Doctor in the House (1954)

Simon Sparrow (Dirk Bogarde) is at a turning-point in his life: he’s starting medical school at St. Swithin’s Hospital of London. Despite a few small misunderstandings Simon’s med school career gets off to a decent start… until he gets kicked out of the house where he’s rooming, when the landlady’s daughter (Shirley Eaton) takes a liking to him!

The housing issue is eventually resolved, but with somewhat less-favorable results. He’ll be rooming with three fellow students who don’t exactly have stellar reputations as academics. Richard Grimsdyke (Kenneth More), Tony Benskin (Donald Sinden) and Taffy Evans (Donald Houston) become Simon’s new “best buds” when he’s forced to move in with them.

(Image via
(Image via

Doctor in the House continues to follow Simon and his rowdy roommates throughout their five years as med students, which involve plenty of your typical college-aged escapades (drinking too much, dating too many women) as they also struggle to navigate the sea of regulations and authoritative figures that govern their schooling.

Winning top box office numbers in Britain in 1954, Doctor in the House spawned six sequels (some with Dirk Bogarde reprising his role, and others starring Leslie Phillips). This first installment was directed by Ralph Thomas and produced by legendary British box-office-hit maker Betty Box. It was nominated for four BAFTA awards and took home one of the four, for Kenneth More’s performance.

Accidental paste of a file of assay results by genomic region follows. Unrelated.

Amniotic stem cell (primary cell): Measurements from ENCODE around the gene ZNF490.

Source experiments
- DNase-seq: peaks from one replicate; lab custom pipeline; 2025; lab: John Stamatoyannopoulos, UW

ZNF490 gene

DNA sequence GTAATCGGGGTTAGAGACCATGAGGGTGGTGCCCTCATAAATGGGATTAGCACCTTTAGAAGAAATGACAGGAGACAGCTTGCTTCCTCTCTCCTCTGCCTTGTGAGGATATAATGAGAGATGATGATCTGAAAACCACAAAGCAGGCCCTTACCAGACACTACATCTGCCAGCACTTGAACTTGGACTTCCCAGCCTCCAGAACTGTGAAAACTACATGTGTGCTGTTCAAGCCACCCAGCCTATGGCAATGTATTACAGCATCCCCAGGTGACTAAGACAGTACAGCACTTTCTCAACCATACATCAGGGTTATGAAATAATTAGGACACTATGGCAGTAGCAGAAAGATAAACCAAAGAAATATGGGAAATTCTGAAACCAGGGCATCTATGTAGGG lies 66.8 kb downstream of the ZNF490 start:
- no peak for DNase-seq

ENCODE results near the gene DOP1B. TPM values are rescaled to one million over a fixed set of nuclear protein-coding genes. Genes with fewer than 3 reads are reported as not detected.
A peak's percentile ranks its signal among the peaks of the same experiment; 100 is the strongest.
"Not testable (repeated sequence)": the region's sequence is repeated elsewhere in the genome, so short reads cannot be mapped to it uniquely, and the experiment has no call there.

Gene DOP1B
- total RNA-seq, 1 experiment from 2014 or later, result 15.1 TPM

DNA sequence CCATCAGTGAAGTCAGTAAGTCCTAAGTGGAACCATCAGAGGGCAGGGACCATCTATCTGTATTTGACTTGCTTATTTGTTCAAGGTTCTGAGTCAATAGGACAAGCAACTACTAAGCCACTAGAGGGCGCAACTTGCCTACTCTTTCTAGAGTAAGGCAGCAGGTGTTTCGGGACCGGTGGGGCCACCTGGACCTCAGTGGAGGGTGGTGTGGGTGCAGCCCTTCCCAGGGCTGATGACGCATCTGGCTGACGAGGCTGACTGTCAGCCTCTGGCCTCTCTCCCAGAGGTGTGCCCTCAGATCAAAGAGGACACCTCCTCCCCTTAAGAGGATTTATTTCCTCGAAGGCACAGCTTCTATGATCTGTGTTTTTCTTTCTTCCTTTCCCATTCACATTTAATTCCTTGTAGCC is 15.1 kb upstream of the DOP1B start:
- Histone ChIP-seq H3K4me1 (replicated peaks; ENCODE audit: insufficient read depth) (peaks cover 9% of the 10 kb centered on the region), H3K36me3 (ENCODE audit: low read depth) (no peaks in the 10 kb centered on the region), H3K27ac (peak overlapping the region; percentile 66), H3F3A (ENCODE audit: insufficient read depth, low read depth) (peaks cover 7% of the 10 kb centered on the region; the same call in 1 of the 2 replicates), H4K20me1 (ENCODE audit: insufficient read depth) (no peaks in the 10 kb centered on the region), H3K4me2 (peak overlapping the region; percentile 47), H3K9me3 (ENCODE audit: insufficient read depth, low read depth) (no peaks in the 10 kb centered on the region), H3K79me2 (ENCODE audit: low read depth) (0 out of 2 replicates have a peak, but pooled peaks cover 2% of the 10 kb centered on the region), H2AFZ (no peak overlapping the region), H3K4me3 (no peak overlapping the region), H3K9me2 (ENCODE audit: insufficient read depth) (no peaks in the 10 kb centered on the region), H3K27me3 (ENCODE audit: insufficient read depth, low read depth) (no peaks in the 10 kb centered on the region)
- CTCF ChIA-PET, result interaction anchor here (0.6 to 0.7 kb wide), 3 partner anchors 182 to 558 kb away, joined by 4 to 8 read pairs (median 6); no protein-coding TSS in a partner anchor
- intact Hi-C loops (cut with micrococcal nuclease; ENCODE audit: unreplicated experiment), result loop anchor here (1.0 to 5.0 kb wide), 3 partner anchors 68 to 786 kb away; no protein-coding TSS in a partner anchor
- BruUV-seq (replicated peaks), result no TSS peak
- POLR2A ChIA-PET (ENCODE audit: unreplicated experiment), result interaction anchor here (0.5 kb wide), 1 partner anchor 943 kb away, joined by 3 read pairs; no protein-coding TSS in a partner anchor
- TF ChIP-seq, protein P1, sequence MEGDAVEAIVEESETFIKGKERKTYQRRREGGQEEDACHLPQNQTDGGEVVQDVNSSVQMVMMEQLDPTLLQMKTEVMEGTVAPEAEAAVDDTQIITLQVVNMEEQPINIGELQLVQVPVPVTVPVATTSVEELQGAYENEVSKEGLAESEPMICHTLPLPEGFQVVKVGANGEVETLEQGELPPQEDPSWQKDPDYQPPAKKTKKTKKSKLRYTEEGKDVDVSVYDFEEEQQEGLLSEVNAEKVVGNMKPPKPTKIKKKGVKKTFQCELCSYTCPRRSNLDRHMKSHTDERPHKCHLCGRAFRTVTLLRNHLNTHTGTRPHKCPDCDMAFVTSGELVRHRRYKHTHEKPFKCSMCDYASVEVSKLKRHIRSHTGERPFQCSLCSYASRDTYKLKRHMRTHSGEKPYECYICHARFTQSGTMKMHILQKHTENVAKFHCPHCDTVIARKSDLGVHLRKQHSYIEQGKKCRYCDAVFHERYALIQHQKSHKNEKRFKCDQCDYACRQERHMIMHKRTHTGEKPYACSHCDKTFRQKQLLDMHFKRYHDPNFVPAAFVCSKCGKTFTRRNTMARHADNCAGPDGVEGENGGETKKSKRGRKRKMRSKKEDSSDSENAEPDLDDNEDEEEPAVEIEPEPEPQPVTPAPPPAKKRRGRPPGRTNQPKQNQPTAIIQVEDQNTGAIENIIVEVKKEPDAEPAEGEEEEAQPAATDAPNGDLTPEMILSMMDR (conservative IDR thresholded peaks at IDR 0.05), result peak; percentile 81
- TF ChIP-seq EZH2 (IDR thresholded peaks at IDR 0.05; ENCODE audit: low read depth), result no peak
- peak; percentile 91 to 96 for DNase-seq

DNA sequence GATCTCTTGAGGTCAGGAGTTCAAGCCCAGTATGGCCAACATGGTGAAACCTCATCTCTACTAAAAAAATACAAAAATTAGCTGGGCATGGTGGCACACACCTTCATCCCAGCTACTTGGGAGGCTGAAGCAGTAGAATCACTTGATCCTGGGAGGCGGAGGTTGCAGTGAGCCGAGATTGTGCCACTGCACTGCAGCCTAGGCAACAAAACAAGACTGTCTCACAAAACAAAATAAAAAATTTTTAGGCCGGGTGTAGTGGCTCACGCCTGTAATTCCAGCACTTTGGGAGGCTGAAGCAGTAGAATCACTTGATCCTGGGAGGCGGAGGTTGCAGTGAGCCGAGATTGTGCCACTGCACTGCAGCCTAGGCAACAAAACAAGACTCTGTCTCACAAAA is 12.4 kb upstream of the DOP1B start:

Doctor in the House is a highly enjoyable comedy. Many of the laughs are situational, stemming from the mishaps faced by Bogarde and company, but the dialogue is also fantastic.

The mood of the film is lively and upbeat, the characters fun to watch. The personalities of the four men followed by the story all complement each other, and even in the 21st century ring true as realistic portrayals of college students. You’ve got Simon, a dedicated but unlucky student; Richard, the slacker who would rather fail so he can keep the college stipend his grandma will keep giving him until he graduates; Tony, the womanizer; and Taffy, the athlete of the bunch. I could walk through my school’s campus tomorrow and find 20 cliques of male students that look identical to this one.

Doctor in the House is definitely worthy of a watch. It’s a very pleasant, light, entertaining film with realistic performances and charming characters. I enjoyed it a lot and will be tracking down the sequels, or at the very least those that star Bogarde. The score: 4/5

5 thoughts on “Doctor in the House (1954)

    1. Have you seen any of the other films in the series? I’m really interested in tracking them down after watching this one!

      Kay Kendall is certainly a wonderful addition to the film. Her story is heartbreaking.


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